The risk of deploying an innovative product is that your users might just fall in love with it. And, they will be devastated when you have to pull the plug.
The mark of good user satisfaction is no longer a score in the “I don’t hate it” realm or even a measure of system usage. With the consumerization of workplace applications and the growth of freemium, user-selected applications, the new bar for user acceptance is “I can’t live without this application.”
This is how many users of Cohuman* feel. But, unfortunately, according to an announcement to customers last night, Cohuman is shutting down it’s services in 34 days. Here are some reactions from customers on the blog announcing the shut down and the mysterious acquisition as well as the Facebook page enabling users to share their reactions and go-forward plans with each other:
“I’m very disappointed and very sorry to hear that cohuman is shutting down. Since I’ve discovered and shared it, I’ve gotten several clients used to it when NOTHING ELSE BEFORE HAS WORKED.”
“This makes me so sad. Along with other comments we would be more than happy to pay for the free service.”
“Since I discovered this software, me and my team has discovered really how to work in collaborative way. This news is very sad too us, we was justing starting to use it, and the results was very good. And everybody was excited with the solution.”
“I have used a lot of productivity tools and I’m very surprised to see Cohuman leave the scene. What is it that good products never stay very long even though they seem to be loved by many?”
The public outcry – including anger over the sudden shutdown, support for charging a fee (even for free stuff) just to keep it going, and praise for giving them a product that makes work better – is startling. It makes one wonder why a) necessary funding never kicked in and b) the acquiring company is shutting this gem down.
It is a sad, but poignant example of the industry’s growing pains. There is a lack of a standard measurement for true user success for workplace applications – one that can be used in determining appropriate funding and investment. Neither current measurements for workplace usage (based on top-down enterprise buys) nor pure consumer applications (based on wide-spread open usage) apply to these new applications that make work better. That needs to change.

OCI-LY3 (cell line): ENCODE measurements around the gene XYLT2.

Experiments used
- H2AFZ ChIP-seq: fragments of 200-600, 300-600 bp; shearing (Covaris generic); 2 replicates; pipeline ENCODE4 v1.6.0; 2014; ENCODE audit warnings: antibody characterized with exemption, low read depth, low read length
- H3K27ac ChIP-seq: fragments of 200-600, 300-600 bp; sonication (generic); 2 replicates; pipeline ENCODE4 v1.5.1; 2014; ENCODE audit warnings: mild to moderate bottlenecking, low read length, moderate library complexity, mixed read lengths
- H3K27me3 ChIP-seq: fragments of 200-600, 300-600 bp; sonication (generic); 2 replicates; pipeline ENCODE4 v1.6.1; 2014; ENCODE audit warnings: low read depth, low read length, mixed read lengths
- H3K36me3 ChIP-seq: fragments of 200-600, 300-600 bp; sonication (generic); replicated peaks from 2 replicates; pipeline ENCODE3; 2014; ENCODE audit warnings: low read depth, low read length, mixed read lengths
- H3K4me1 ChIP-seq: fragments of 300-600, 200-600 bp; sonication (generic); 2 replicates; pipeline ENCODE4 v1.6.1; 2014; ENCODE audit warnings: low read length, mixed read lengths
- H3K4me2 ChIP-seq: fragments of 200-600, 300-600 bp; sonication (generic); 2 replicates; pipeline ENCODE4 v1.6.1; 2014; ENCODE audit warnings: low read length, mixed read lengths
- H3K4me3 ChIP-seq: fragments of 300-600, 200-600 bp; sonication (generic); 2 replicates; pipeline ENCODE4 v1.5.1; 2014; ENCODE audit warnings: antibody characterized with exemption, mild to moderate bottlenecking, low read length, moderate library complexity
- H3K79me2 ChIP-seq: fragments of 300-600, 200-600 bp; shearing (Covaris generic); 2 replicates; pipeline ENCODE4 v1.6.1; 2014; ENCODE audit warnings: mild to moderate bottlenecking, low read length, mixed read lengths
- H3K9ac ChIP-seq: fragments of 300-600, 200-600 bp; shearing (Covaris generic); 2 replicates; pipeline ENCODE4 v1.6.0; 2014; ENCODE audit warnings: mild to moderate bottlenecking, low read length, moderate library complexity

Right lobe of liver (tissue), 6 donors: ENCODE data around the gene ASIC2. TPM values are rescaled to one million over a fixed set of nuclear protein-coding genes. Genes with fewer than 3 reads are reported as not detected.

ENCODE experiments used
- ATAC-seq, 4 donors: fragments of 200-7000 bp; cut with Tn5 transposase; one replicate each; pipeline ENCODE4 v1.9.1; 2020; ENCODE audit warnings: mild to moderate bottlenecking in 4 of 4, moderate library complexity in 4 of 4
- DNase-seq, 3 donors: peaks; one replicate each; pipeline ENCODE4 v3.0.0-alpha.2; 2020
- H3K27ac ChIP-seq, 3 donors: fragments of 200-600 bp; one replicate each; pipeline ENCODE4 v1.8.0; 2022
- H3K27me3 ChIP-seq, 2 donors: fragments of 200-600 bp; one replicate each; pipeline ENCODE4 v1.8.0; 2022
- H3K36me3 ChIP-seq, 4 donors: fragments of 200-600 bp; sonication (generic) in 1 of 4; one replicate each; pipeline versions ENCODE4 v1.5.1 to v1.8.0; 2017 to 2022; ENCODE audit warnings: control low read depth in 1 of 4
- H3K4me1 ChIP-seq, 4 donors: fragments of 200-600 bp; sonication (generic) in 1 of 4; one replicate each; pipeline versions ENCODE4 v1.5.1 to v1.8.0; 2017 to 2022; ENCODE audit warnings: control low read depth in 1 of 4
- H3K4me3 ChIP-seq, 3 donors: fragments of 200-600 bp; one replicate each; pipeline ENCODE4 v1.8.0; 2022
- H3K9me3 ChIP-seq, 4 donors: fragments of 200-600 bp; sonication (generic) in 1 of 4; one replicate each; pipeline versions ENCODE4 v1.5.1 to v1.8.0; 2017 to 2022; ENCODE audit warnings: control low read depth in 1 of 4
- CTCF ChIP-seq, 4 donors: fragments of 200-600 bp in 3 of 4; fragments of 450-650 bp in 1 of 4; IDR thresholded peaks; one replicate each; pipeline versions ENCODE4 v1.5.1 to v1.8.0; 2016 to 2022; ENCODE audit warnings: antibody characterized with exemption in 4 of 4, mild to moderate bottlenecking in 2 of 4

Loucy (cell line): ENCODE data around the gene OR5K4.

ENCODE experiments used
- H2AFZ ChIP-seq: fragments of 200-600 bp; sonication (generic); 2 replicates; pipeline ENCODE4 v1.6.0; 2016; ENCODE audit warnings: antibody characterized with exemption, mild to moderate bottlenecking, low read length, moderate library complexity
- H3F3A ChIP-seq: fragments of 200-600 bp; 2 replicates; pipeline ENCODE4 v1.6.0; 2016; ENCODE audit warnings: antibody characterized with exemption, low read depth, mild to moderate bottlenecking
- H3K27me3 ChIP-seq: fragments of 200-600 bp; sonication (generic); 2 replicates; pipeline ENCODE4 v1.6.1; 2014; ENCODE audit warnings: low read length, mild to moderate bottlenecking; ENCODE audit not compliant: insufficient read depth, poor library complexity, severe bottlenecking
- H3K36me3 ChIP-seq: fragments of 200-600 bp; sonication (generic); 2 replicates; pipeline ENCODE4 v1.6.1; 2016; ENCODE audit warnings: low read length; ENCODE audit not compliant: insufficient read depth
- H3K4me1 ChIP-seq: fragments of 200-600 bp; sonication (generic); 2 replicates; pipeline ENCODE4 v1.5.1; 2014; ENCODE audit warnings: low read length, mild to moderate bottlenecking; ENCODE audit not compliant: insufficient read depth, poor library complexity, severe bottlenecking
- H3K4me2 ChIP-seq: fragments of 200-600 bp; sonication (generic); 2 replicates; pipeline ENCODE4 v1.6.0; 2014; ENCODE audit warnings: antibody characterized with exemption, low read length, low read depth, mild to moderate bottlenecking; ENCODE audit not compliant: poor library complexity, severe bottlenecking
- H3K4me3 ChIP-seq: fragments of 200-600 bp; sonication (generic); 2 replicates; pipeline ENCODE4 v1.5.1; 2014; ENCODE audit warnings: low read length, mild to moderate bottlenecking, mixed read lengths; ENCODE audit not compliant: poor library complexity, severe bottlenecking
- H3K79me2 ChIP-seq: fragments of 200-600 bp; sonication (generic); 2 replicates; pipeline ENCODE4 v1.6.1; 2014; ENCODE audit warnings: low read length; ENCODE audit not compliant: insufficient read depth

In addition, there is a big unknown with regards to the balance between freemium, viral user adoption and charging a fee for value. What is the right turning point? What are the right tiers? These questions are being played out as we speak and there will be many more examples like Cohuman before we get answers.
If you are contemplating deploying an innovative technology at a broader enterprise level, Cohuman’s blog post and Facebook page will provide a good anecdotal understanding of what to prepare for – both the positives and the negatives. It is a good reminder to have a back-up plan, get a contract that incorporates potential acquisition, and closely follow the viability of the company.
*Cohuman is a social-oriented task management application that allows employees and external collaborators to track and prioritize to-do lists and projects. The work “goals” and completion are transparent and can automatically change in priority based on the needs of others on the team. I highlighted it in my Enterprise 2.0 presentation as an example of connecting goals to work.